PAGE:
The U.S. Supreme Court rejected a move by the Trump administration to end the Deferred Action for Child Arrivals (DACA) program, indefinitely extending protections against deportation for hundreds of thousands of people in the United States.
DACA was set up under the Obama administration to provide people who had been brought to the country without documents as children an opportunity to work and go to school without fear of deportation. The Trump administration’s Department of Homeland Security (DHS) announced an abrupt end to that program.
The 5-4 decision found that the way that DHS tried to stop the program was “arbitrary and capricious.” Those terms are embedded in the Administrative Procedures Act (APA), which gives a blueprint for how agencies deal in policy.
That means that the administration or Congress can move forward on other changes to immigration policy or another attempt to wind down DACA, assuming they do not run afoul of the courts again, making it an uncertain reprieve. The ruling also only provides protections for DACA recipients, not for other undocumented people in the country.
That means there is still work to be done, said Kamau Chege, a Kenyan-born DACA recipient, in a press release.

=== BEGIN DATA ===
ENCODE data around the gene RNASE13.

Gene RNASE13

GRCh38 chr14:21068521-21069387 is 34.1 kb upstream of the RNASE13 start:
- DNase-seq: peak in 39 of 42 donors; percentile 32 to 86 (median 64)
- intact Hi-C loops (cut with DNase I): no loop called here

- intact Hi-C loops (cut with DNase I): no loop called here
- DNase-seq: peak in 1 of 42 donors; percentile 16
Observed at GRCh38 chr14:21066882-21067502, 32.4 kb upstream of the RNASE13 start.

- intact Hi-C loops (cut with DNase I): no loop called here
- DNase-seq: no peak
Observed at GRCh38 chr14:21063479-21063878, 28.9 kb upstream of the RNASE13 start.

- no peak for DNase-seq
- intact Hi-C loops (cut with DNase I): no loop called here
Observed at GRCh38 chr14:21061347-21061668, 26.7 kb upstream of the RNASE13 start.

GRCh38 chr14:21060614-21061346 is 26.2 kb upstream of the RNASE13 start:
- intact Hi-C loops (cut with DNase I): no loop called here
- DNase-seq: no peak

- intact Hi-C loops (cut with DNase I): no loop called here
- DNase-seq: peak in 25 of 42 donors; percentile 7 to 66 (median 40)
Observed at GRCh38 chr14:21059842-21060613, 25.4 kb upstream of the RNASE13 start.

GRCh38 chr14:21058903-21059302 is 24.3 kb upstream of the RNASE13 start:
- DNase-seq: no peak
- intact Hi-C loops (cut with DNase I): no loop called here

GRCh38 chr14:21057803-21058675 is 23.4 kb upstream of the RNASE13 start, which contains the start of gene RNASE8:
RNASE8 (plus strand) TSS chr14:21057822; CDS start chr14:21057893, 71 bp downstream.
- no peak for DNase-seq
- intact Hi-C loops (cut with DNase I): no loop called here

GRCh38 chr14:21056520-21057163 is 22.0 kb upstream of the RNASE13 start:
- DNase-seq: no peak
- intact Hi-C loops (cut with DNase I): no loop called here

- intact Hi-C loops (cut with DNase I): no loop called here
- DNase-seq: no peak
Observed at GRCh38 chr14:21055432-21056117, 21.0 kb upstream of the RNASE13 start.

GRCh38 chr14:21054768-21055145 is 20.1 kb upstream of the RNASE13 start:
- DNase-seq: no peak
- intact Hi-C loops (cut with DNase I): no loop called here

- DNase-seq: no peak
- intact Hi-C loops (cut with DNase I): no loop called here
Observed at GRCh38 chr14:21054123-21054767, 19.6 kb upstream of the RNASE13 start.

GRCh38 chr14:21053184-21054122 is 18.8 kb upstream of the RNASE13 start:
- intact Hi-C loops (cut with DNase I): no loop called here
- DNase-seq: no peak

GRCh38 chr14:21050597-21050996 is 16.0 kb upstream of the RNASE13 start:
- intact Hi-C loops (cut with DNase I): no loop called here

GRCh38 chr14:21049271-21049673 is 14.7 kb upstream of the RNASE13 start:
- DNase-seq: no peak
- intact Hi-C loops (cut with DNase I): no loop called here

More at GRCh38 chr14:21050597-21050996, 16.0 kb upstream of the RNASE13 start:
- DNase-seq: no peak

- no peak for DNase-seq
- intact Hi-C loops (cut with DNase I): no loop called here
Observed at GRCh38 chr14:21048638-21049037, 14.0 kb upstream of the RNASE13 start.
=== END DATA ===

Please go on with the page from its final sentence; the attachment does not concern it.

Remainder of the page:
“DACA shows we know how to fairly examine each case to provide people with the stability they need to keep contributing to their communities and their country,” Chege said. “What we need now is to expand these protections to all immigrants, end the practice of deporting our neighbors and reinvest in public health and essential workers instead of harmful Immigration and Customs Enforcement operations and bloated police budgets.”
The city announced a partnership between the Seattle Office of Immigrant and Refugee Affairs (OIRA), the King County Bar Association (KCBA) and the Washington Chapter of the American Immigration Lawyers Association (AILA) to provide free legal consultations to DACA recipients.
Libraries will remain closed at least until June 30 and eviction moratoriums will be extended until Aug. 1 under an extension of coronavirus-related closures and policies signed by Mayor Jenny Durkan on June 18.
The city will also continue to suspend enforcement of paid parking on city streets and will not boot vehicles with unpaid parking tickets until further notice.
The decision lined up with Gov. Jay Inslee’s executive order, which also extended residential evictions and commercial tenant protections through Aug. 1.
Much of city and state life have been shut down since Inslee’s March “stay-at-home” order. He later detailed a four-phase reopening plan. King County is newly in Phase 2, which still bans large gatherings but allows some businesses to reopen.
Ashley Archibald is a Staff Reporter covering local government, policy and equity. Have a story idea? She can be can reached at ashleya (at) realchangenews (dot) org. Follow Ashley on Twitter @AshleyA_RC.
Read more in the June 24-30, 2020 issue.